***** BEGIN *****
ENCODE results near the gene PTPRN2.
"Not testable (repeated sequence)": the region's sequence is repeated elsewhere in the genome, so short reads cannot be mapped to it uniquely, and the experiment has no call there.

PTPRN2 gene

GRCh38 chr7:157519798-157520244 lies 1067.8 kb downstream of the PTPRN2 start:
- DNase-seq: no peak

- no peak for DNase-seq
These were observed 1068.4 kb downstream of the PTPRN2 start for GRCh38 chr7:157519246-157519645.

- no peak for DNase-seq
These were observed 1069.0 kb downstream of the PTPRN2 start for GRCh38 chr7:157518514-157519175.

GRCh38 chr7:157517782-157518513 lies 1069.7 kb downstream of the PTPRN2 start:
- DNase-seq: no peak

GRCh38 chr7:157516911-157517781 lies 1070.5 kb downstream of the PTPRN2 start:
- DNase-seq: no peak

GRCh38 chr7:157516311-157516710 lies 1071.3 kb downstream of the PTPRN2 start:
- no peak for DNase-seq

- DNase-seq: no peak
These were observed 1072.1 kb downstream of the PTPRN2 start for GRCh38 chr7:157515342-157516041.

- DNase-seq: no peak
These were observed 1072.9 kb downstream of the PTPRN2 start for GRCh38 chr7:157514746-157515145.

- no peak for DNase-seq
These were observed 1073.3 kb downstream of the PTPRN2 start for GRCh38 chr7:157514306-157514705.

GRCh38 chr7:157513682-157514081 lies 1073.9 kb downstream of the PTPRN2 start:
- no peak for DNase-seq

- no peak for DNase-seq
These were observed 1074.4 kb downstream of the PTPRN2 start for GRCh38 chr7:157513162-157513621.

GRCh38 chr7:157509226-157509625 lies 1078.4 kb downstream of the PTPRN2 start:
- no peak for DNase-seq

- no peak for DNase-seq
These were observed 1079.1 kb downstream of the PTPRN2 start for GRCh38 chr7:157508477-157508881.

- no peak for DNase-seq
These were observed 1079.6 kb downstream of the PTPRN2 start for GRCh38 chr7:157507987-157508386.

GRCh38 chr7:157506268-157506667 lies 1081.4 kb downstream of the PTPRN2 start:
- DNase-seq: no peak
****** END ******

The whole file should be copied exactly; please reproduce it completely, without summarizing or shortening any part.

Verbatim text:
ENCODE results near the gene PTPRN2.
"Not testable (repeated sequence)": the region's sequence is repeated elsewhere in the genome, so short reads cannot be mapped to it uniquely, and the experiment has no call there.

PTPRN2 gene

GRCh38 chr7:157519798-157520244 lies 1067.8 kb downstream of the PTPRN2 start:
- DNase-seq: no peak

- no peak for DNase-seq
These were observed 1068.4 kb downstream of the PTPRN2 start for GRCh38 chr7:157519246-157519645.

- no peak for DNase-seq
These were observed 1069.0 kb downstream of the PTPRN2 start for GRCh38 chr7:157518514-157519175.

GRCh38 chr7:157517782-157518513 lies 1069.7 kb downstream of the PTPRN2 start:
- DNase-seq: no peak

GRCh38 chr7:157516911-157517781 lies 1070.5 kb downstream of the PTPRN2 start:
- DNase-seq: no peak

GRCh38 chr7:157516311-157516710 lies 1071.3 kb downstream of the PTPRN2 start:
- no peak for DNase-seq

- DNase-seq: no peak
These were observed 1072.1 kb downstream of the PTPRN2 start for GRCh38 chr7:157515342-157516041.

- DNase-seq: no peak
These were observed 1072.9 kb downstream of the PTPRN2 start for GRCh38 chr7:157514746-157515145.

- no peak for DNase-seq
These were observed 1073.3 kb downstream of the PTPRN2 start for GRCh38 chr7:157514306-157514705.

GRCh38 chr7:157513682-157514081 lies 1073.9 kb downstream of the PTPRN2 start:
- no peak for DNase-seq

- no peak for DNase-seq
These were observed 1074.4 kb downstream of the PTPRN2 start for GRCh38 chr7:157513162-157513621.

GRCh38 chr7:157509226-157509625 lies 1078.4 kb downstream of the PTPRN2 start:
- no peak for DNase-seq

- no peak for DNase-seq
These were observed 1079.1 kb downstream of the PTPRN2 start for GRCh38 chr7:157508477-157508881.

- no peak for DNase-seq
These were observed 1079.6 kb downstream of the PTPRN2 start for GRCh38 chr7:157507987-157508386.

GRCh38 chr7:157506268-157506667 lies 1081.4 kb downstream of the PTPRN2 start:
- DNase-seq: no peak